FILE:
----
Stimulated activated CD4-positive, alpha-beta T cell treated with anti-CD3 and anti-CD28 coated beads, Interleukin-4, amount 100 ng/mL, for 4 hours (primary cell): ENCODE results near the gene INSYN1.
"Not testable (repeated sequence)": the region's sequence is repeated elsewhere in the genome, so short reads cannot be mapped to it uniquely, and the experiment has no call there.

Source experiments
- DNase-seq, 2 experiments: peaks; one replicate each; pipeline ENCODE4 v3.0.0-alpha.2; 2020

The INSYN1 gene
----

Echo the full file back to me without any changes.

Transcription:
Stimulated activated CD4-positive, alpha-beta T cell treated with anti-CD3 and anti-CD28 coated beads, Interleukin-4, amount 100 ng/mL, for 4 hours (primary cell): ENCODE results near the gene INSYN1.
"Not testable (repeated sequence)": the region's sequence is repeated elsewhere in the genome, so short reads cannot be mapped to it uniquely, and the experiment has no call there.

Source experiments
- DNase-seq, 2 experiments: peaks; one replicate each; pipeline ENCODE4 v3.0.0-alpha.2; 2020

The INSYN1 gene